South Dakota’s introduction, key accomplishments, and lasting impact narrative are drawn from the following four reports: the South Dakota Criminal Justice Initiative Work Group’s Final Report (November 2012); the Public Safety Improvement Act Oversight Council’s Public Safety Improvement Act 2018 Annual Report (December 2018); the Pew Charitable Trusts’ South Dakota’s 2013 Criminal Justice Initiative: Legislation to Improve Public Safety, Hold Offenders More Accountable, and Reduce Corrections Spending (June 2013); and the Vera Institute of Justice’s Bridging the Divide: Improving Parole Outcomes for Native Americans in South Dakota (October 2016). Savings and reinvestment totals are from the  Public Safety Improvement Act 2018 Annual Report (December 2018). Data on crime rates are from the Federal Bureau of Investigation’s Uniform Crime Reporting Program (2007–17) and recidivism data for releases in 2009–13 are from the Council of State Governments’ 50-State Data on Public Safety South Dakota Workbook (March 2018). The South Dakota Department of Corrections reported the recidivism rate for people released from prison in 2014 to Urban in March 2019. South Dakota’s prison population counts are fiscal year–end counts from the South Dakota Public Safety Improvement Act Annual Reports. The Pew Charitable Trusts calculated the baseline prison population projection (not available online). Prison composition data are from the South Dakota Public Safety Improvement Act Annual Reports.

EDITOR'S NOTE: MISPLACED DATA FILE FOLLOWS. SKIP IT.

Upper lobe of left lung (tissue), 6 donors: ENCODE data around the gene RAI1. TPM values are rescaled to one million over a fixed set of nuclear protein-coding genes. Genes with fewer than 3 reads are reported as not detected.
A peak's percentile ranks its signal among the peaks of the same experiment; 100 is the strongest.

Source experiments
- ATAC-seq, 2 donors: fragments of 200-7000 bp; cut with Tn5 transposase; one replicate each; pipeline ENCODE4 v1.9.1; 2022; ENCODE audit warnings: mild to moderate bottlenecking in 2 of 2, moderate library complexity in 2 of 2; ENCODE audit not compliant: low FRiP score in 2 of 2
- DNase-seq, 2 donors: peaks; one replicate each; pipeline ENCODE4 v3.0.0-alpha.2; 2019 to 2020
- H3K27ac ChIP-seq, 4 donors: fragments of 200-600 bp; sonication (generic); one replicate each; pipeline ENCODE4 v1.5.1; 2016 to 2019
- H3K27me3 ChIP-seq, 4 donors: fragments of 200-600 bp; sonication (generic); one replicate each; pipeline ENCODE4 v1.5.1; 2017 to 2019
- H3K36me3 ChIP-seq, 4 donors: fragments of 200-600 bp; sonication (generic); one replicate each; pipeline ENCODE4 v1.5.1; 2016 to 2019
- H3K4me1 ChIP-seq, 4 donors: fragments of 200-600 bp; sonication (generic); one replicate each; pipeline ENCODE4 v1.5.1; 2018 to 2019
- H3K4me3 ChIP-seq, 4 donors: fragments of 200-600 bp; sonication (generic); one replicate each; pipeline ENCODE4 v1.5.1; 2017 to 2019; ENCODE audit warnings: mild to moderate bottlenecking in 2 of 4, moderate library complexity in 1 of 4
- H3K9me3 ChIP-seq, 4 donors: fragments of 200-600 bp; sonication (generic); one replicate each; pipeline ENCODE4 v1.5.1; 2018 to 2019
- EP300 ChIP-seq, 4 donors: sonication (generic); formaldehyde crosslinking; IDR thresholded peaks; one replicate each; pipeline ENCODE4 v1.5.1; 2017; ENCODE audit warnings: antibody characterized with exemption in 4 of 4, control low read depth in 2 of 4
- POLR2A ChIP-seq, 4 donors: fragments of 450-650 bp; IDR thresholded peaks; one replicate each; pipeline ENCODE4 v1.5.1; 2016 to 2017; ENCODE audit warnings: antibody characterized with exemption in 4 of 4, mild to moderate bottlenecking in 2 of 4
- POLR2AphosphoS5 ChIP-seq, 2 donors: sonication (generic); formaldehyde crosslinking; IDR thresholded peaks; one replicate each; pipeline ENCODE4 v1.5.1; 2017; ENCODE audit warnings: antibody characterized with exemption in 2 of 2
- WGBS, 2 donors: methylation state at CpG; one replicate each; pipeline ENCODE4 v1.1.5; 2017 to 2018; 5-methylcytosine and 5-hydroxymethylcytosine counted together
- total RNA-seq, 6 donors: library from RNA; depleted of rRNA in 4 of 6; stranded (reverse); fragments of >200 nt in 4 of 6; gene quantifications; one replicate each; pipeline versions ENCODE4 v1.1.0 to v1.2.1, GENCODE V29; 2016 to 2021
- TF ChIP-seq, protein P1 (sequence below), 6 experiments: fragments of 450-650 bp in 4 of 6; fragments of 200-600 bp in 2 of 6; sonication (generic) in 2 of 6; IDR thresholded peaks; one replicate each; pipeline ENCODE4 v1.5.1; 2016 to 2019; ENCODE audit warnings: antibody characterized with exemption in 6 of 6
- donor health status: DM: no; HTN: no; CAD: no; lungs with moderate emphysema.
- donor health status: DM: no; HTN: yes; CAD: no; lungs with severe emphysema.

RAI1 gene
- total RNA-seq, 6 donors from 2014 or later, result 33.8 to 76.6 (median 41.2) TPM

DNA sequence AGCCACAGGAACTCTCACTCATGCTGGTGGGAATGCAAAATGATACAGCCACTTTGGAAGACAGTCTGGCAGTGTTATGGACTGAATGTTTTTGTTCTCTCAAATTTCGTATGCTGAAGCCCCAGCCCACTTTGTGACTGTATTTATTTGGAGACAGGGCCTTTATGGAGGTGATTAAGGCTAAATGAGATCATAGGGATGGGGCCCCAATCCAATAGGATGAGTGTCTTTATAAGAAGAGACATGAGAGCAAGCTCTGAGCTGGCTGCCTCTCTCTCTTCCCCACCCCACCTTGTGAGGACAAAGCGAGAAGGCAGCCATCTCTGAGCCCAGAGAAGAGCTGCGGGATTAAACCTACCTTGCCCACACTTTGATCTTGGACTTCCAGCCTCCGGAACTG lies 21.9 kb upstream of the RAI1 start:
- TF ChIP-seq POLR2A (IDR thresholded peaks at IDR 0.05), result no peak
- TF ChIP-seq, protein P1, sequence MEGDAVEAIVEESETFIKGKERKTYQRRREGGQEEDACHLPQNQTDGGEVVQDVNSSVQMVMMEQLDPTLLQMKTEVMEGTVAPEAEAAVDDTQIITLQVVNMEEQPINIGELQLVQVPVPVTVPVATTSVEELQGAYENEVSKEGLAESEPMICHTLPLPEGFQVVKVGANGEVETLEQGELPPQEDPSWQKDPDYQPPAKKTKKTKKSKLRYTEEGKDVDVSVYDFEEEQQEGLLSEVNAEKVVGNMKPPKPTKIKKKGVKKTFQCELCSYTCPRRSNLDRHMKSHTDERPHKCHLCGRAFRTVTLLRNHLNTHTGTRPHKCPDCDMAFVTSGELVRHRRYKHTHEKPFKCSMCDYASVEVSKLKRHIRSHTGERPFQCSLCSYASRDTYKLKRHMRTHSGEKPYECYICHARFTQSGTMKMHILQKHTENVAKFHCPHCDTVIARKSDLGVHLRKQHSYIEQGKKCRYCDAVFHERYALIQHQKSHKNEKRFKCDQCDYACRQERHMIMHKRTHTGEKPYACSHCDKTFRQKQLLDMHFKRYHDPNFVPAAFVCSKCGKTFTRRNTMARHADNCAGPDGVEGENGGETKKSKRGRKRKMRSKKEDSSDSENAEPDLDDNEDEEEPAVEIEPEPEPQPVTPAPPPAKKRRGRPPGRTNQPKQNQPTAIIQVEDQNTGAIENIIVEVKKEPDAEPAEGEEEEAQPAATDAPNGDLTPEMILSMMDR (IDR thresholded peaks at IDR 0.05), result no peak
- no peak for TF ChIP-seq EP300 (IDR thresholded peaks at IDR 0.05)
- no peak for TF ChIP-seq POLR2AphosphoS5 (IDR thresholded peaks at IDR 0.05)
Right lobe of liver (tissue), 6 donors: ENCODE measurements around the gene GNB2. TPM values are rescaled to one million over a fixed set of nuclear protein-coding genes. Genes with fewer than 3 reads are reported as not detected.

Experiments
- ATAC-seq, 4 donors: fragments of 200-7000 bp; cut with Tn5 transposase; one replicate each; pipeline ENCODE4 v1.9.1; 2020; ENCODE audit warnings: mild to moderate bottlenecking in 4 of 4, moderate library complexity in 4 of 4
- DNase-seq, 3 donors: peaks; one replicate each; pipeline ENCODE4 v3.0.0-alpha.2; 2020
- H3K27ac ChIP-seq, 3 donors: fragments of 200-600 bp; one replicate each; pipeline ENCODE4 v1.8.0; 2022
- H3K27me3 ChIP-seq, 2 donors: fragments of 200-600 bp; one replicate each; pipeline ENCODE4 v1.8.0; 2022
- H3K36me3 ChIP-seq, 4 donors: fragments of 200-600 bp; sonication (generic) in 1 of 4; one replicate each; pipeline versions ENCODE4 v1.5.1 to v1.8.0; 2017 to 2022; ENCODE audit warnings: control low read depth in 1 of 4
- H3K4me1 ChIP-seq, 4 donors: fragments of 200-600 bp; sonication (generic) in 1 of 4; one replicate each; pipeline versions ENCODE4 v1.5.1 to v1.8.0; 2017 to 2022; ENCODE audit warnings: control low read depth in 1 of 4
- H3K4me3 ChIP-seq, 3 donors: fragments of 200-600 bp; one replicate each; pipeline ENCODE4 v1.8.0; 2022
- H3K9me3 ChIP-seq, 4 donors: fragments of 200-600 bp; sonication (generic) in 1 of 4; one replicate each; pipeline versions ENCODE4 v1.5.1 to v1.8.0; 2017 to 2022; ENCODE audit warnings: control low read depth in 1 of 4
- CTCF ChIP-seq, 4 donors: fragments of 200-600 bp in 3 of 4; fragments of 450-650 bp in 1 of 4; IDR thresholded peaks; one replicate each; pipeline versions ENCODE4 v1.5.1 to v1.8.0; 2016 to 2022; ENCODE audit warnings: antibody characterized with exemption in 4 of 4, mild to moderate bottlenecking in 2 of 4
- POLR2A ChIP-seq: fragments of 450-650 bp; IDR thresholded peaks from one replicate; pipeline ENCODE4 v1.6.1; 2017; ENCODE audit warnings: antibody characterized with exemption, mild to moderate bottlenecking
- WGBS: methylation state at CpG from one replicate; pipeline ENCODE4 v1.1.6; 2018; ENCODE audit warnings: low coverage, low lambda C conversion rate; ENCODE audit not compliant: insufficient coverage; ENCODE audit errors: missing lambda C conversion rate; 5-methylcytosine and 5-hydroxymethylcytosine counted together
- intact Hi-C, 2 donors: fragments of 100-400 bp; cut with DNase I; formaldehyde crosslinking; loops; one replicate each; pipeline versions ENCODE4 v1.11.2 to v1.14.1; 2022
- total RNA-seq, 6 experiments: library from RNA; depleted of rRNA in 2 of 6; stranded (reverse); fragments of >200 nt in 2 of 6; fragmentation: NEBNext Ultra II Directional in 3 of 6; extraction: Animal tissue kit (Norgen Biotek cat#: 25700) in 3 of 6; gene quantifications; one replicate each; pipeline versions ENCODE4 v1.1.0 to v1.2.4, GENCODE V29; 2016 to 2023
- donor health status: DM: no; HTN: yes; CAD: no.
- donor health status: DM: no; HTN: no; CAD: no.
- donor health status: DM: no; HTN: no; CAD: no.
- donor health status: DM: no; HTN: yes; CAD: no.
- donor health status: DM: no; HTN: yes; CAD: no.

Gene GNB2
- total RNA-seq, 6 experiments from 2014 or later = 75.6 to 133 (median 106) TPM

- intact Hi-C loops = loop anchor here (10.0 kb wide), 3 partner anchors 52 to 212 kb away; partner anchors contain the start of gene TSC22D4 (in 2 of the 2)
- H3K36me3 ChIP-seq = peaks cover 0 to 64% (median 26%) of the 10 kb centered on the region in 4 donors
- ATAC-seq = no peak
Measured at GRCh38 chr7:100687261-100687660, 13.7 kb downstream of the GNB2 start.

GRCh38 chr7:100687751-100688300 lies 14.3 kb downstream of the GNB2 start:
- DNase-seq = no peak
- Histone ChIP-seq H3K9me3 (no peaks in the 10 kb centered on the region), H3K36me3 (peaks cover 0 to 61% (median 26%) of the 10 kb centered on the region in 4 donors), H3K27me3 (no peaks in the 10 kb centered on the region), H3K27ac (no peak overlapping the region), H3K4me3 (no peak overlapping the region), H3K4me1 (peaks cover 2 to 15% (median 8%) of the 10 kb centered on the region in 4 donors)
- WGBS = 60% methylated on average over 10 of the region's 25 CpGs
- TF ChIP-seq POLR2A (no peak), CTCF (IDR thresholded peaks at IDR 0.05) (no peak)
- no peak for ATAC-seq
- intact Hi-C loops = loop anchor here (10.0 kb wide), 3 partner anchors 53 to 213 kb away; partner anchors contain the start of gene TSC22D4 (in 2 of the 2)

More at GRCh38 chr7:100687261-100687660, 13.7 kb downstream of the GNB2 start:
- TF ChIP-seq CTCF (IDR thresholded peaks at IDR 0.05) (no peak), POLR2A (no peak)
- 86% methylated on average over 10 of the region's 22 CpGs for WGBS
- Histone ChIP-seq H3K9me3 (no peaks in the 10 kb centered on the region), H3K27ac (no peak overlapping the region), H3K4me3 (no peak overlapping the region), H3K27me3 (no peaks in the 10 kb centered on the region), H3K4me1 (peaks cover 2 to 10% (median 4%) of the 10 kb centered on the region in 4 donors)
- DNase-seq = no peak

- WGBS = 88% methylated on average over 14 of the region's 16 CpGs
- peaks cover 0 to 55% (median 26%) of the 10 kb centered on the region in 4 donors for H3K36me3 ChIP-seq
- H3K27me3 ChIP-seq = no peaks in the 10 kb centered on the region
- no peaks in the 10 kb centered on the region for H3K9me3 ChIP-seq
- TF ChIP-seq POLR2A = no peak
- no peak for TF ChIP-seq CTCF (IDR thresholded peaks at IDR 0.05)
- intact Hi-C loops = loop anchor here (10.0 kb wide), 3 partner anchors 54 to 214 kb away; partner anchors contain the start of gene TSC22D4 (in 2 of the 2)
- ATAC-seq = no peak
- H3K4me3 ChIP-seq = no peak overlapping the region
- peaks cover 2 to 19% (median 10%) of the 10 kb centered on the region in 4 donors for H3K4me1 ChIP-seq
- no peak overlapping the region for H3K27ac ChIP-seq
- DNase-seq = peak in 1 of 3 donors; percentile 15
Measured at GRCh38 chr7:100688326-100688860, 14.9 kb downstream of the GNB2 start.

Utah

Utah’s problem statement, key accomplishments, and “lasting impact” narrative are drawn from four sources: the Utah Commission on Criminal and Juvenile Justice’s Justice Reinvestment Report (November 2014), “Justice Reinvestment Initiative HB 348: Bill Summary” (April 2015) and Current Criminal Justice Policies: 2019 Annual Report (November 2019); and the Pew Charitable Trusts’ “Data Trends: Utah Criminal Justice Reform” (May 2018). The reinvestment total is documented in Pew Charitable Trusts’ “Data Trends: Utah Criminal Justice Reform” (May 2018). Data on crime rates are from the Federal Bureau of Investigation’s Uniform Crime Reporting Program (2008–18). Recidivism data for people released from prison to parole are from CSG’s Utah Workbook: Analyses to Inform Public Safety Strategies (March 2018), except data for 2014 through 2016, which were provided by the Utah District Court (February 2020; data are preliminary and subject to change). The prison population, baseline prison population projection, and prison composition percentages are from the Utah Commission on Criminal and Juvenile Justice’s Current Criminal Justice Policies: 2019 Annual Report (November 2019).